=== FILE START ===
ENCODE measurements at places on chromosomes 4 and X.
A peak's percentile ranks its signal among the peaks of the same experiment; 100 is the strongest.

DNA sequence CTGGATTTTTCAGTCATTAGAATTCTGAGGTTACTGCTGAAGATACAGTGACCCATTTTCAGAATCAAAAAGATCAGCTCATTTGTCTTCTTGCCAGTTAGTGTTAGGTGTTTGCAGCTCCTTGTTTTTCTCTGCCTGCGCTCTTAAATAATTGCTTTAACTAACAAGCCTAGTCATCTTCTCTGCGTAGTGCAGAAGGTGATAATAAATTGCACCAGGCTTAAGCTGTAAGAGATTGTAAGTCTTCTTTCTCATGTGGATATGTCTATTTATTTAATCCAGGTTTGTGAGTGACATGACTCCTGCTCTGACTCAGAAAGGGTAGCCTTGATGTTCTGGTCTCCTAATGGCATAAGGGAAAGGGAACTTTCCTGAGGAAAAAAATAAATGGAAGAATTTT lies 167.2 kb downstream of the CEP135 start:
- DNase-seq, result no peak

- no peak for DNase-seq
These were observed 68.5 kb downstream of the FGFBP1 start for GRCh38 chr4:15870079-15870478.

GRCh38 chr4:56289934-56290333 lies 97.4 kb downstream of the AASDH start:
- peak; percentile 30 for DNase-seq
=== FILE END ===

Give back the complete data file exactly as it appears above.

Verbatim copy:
ENCODE measurements at places on chromosomes 4 and X.
A peak's percentile ranks its signal among the peaks of the same experiment; 100 is the strongest.

DNA sequence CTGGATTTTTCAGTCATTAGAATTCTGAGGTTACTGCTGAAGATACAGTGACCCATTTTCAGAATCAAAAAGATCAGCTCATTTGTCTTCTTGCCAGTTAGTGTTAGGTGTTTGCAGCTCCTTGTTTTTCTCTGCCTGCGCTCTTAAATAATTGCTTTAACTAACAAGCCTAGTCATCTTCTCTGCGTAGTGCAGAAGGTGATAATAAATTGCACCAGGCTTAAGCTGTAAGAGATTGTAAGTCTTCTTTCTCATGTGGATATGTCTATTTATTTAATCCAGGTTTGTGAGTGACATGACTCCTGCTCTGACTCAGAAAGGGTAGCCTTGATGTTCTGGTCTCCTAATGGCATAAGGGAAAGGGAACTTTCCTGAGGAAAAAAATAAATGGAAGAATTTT lies 167.2 kb downstream of the CEP135 start:
- DNase-seq, result no peak

- no peak for DNase-seq
These were observed 68.5 kb downstream of the FGFBP1 start for GRCh38 chr4:15870079-15870478.

GRCh38 chr4:56289934-56290333 lies 97.4 kb downstream of the AASDH start:
- peak; percentile 30 for DNase-seq